NTNU spin-off secures NOK 25 million
NTNU spin-off secures NOK 25 million
(20.09.2010) MemfoACT, an NTNU spin-off, has secured NOK 25 million to turn its award-winning membrane technology into a commercial product. Based on research conducted at NTNU's Department of Chemical Engineering, the company's carbon membrane can transform low-grade biogas into valuble biofuel that can be used in cars, buses and trucks.
The technology will first be used to upgrade units that produce biomethane from biogas. In turn, this biomethane can be used as engine fuel for cars, buses and the like.
The company currently has three lab scale demonstration/test rigs in operation, where the carbon membrane is being tested and verified on real biogas streams.The test rigs, all of which are in Norway, are located at FBAS (Fredrikstad biogass AS) in Fredrikstad and GLØR (Gausdal, Lillehammer og Øyer Renholdsverk) in Lillehammer, in addition to the Høvringen sewage biogas plant in Trondheim. The NOK 25 million will be used to build a full-scale pilot unit to produce the MemfoACT membranes.
Mimics natural membranes
The MemfoACT carbon membrane enables separation of gases without the use of chemicals or other contaminants, by imitating nature's own separation method, known from internal organs such as kidneys and lungs where urea and oxygen are separated from blood. The special feature of the carbon membrane is its ability to combine high selectivity with high productivity which results in low gas separation costs.
One key advantage of MemfoACT's technology is that it can be retrofitted in a cost-effective way to existing small to medium scale biogas plants as well as built into new biogas plants. Other biogas purification technologies, such as pressure swing adsorption (PSA), physical absorption, chemical absorption and cryogenic separation, are highly energy demanding and have waste issues. In contrast, MemfoACT's membrane separation technology is an energy efficient and environmentally friendly method for biogas upgrading.
High energy potential
The potential biowaste energy available iin Europe is estimated at approximately 400 TWh/yr, or about 13 per cent of the region's 3042 TWh total electric energy consumption. Some estimates say that the EU could replace its natural gas imports from Russia if the total energy potential in biowaste were used as biomethane. The total biowaste potential in Norway is calculated to 6 TWh/yr.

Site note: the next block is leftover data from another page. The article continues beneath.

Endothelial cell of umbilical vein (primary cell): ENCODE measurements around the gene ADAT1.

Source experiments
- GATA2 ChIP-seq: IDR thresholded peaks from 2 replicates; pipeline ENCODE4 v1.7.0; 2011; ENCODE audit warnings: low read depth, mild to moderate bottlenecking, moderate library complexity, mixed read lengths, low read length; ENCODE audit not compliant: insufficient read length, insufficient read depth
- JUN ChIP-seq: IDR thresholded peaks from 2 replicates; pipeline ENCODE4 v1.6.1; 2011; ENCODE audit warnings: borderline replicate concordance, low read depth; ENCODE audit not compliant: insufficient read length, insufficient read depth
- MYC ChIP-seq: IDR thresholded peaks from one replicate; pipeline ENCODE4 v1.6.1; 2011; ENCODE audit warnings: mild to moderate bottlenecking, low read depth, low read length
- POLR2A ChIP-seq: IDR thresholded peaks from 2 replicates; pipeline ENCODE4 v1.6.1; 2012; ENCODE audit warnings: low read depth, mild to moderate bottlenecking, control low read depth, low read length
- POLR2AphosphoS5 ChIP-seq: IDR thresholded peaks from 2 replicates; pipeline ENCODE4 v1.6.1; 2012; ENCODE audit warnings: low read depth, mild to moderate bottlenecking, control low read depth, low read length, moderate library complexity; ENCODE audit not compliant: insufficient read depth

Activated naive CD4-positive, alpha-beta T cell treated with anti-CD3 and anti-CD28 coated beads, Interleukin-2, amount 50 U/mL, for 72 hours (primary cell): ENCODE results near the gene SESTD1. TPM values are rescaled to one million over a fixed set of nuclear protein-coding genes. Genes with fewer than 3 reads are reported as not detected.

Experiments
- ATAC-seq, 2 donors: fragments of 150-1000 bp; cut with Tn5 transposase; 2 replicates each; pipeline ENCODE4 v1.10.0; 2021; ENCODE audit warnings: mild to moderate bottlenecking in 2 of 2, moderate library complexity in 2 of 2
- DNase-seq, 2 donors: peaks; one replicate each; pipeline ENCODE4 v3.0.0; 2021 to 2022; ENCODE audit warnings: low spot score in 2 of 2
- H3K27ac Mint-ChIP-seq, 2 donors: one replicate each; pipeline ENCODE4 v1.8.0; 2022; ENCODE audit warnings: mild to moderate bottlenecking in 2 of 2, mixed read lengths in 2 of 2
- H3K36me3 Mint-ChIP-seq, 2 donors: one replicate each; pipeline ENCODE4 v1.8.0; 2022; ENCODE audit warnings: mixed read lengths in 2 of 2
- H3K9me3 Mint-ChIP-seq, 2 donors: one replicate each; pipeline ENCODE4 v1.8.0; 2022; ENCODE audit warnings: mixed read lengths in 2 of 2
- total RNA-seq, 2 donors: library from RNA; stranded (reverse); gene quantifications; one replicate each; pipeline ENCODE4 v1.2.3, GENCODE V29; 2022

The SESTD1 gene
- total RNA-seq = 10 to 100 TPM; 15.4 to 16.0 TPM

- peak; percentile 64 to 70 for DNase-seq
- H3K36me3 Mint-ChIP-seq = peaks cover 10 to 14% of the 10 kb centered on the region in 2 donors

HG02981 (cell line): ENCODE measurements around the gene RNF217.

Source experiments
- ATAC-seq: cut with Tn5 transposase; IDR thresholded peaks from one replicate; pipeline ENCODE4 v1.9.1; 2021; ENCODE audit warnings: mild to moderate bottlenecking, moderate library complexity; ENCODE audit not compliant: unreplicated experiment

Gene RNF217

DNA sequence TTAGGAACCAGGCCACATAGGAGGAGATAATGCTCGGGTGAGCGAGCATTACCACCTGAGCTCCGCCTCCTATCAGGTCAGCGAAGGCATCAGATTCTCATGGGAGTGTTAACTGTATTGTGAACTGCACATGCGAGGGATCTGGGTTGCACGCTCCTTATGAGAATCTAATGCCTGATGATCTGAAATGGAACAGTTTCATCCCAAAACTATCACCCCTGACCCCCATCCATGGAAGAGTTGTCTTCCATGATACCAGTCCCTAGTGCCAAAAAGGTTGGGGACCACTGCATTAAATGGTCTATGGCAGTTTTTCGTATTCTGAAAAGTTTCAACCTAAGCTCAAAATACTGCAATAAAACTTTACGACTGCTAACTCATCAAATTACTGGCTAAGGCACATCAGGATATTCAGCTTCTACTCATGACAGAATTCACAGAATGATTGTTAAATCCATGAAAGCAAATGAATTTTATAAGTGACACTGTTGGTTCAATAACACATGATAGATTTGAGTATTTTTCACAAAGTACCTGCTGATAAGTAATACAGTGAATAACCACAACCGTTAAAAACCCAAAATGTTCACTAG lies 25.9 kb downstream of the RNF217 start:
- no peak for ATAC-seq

Biowaste is a renewable and CO2-neutral energy source, which means that the CO2 that is released when burning biomethane was already in the natural cycle. Collecting and burning biomethane, which has a larger global warming potential than CO2 (almost 23 times higher), hence contributes to a reduction of the greenhouse effect.
Helps with challenges in organic waste management
Investment in organic waste management will be boosted by regulations that prohibit methane emissions and increased attention to methane as an aggressive greenhouse gas. Waste management is strictly regulated, both in Norway and the EU. It is forbidden to emit methane from industry, sewage and waste treatment facilities.
Strong investor team
MemfoACT recently conducted a share issue amounting to NOK 16 million, and has an investment team consisting of Viking Venture, Alliance Venture, Salvesen and Thams and the waste management company GLØR IKS. The company has also won pilot project funding from Innovation Norway, with NOK 5.3 million in support, matched by contributions from its three biogass pilot customers. MemfoACT was created in August, 2008 as a joint venture betrween NTNU Technology Transfer and NTNU scientists Professor May-Britt Hägg, Dr. Ing. Jon Arvid Lie and Dr. Ing. Arne Lindbråthen.